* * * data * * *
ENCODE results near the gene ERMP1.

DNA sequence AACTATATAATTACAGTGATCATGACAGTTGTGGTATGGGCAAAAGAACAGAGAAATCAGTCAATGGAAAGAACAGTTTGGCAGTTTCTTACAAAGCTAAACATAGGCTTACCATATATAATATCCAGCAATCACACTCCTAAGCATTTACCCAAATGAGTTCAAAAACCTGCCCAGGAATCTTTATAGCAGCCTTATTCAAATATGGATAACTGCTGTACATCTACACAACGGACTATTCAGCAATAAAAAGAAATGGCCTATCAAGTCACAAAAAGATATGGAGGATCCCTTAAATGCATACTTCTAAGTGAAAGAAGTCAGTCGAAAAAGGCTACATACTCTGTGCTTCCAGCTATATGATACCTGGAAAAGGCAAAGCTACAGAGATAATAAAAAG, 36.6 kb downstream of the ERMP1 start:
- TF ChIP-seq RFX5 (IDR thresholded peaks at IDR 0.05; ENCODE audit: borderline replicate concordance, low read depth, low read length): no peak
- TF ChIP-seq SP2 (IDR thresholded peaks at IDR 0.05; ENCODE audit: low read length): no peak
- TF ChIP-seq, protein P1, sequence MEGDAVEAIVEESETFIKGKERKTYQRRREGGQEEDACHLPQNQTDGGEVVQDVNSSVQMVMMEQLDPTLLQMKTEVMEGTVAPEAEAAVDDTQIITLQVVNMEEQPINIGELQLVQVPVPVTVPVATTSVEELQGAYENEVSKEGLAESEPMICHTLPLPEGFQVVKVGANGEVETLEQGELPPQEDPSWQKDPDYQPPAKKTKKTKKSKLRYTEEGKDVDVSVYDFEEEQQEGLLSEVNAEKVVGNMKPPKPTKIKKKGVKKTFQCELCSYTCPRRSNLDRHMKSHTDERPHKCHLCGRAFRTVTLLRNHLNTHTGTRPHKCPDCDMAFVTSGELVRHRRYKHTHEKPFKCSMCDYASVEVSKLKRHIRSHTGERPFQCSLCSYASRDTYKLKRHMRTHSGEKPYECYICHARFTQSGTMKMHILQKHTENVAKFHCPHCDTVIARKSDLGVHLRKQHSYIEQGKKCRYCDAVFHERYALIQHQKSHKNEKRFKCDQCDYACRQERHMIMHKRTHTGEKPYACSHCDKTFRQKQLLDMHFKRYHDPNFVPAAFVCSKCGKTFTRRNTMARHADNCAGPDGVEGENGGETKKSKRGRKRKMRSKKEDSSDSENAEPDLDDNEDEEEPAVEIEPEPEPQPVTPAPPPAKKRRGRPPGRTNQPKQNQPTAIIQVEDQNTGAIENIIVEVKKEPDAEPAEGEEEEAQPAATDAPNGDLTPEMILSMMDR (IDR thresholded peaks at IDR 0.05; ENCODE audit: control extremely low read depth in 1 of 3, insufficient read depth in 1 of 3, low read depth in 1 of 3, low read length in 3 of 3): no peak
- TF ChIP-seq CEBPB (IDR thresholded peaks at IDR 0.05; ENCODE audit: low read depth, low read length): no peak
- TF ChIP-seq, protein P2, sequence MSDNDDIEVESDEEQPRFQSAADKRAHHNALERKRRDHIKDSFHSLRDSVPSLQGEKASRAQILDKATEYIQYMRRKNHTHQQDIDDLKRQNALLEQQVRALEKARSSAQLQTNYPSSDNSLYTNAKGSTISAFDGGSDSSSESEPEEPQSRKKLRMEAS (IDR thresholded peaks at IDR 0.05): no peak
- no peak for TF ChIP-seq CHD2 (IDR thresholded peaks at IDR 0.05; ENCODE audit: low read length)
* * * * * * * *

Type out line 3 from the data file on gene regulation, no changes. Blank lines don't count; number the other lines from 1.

- TF ChIP-seq RFX5 (IDR thresholded peaks at IDR 0.05; ENCODE audit: borderline replicate concordance, low read depth, low read length): no peak